The euro is rallying of late on the heels of some OK debt auctions in Ireland and Portugal.
They’ve been nothing to write home about — the yields are still sky high — and the ECB has been very active in the debt markets of late, which further undermines the idea that all is clear.
So you have this seeming paradox of the euro rallying (it’s almost at $1.34) while the ECB is expanding its balance sheet and printing more euros to cover various sovereign debt auctions.
But actually this isn’t that weird. We predicted this would happen at the end of June.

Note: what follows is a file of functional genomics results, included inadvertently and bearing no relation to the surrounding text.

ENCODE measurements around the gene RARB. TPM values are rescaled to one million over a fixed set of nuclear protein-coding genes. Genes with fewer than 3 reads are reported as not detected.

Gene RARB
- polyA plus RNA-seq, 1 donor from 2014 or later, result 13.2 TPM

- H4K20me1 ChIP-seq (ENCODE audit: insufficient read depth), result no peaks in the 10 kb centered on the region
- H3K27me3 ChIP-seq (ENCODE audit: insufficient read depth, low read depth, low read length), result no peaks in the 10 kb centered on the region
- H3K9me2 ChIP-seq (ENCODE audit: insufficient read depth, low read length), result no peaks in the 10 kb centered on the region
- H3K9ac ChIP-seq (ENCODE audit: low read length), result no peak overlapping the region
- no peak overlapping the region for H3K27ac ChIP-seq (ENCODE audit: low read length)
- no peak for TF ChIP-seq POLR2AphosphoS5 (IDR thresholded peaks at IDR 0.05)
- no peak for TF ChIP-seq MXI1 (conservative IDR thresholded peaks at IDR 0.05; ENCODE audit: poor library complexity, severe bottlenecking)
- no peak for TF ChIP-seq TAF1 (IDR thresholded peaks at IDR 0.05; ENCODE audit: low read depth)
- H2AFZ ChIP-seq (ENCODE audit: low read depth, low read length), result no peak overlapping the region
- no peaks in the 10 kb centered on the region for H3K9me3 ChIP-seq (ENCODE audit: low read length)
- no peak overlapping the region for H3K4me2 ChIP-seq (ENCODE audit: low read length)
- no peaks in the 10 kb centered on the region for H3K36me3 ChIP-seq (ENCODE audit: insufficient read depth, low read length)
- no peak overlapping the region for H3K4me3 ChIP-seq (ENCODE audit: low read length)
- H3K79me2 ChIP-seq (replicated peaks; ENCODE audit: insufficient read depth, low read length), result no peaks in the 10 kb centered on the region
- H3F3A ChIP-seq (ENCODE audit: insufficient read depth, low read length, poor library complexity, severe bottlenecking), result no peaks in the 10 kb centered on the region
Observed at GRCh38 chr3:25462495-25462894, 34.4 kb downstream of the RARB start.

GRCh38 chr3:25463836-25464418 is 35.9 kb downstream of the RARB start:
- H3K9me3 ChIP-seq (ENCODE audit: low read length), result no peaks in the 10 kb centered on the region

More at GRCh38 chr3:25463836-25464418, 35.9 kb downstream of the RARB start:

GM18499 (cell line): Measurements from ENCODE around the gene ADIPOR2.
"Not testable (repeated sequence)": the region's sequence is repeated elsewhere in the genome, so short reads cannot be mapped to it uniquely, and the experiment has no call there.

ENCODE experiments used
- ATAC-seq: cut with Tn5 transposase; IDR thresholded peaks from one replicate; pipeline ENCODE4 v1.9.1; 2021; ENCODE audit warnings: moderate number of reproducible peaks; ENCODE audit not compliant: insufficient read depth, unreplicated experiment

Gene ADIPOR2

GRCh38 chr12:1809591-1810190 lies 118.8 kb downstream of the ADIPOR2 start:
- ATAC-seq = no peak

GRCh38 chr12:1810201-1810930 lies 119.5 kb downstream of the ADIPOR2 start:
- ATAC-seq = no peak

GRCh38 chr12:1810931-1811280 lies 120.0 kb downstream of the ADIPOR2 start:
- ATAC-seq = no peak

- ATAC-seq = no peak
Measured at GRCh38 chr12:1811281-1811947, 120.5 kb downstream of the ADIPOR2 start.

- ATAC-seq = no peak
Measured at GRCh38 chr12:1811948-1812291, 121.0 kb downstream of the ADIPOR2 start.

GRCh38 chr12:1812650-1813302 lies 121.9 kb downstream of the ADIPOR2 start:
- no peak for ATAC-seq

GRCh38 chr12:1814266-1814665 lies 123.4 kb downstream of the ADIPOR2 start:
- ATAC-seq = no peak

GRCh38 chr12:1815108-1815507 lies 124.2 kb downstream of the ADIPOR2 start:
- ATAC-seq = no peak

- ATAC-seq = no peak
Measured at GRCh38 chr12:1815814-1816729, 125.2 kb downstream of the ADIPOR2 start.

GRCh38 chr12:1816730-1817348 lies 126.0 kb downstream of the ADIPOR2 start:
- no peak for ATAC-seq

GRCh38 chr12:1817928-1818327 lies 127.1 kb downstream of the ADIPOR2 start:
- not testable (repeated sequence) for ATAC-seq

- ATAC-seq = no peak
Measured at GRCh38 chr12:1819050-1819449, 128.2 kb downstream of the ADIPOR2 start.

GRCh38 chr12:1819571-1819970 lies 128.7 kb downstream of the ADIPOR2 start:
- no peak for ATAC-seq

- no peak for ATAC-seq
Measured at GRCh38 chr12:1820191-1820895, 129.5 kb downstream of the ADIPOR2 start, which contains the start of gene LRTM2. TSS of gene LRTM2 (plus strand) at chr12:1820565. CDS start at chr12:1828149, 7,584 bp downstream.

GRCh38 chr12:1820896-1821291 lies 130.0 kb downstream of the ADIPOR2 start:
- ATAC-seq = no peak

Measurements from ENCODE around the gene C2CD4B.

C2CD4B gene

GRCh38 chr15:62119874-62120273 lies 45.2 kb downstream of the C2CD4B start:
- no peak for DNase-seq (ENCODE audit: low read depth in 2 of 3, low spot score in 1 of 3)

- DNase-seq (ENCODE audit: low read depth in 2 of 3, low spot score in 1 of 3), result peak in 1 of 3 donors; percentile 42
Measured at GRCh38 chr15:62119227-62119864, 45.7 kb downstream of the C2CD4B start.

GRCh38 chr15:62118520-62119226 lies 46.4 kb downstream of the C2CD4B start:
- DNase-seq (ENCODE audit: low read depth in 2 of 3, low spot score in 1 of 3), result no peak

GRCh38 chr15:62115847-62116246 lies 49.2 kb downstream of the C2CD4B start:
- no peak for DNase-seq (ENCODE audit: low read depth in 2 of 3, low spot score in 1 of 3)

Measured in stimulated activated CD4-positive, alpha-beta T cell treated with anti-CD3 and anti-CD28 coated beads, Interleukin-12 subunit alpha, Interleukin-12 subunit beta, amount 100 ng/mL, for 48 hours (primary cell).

Look, the big knock on the euro itself is that the system doesn’t work because you have these countries with their own Treasuries and sovereign debt issues, and a centralized bank that’s controlled by Germany, whose sovereign balance sheet is pretty healthy. The euro is structurally flawed, and the crisis has made that clear.
But an activist ECB goes some way towards clearing that concern up. Granted, there are still big problems in the short, medium, and long-terms, and again, the yields on Irish, Portuguese, and Greek debt confirm this. But the structural flaws of the euro aren’t so pronounced when the ECB is active, and that’s why the euro can rally even if the crisis persists.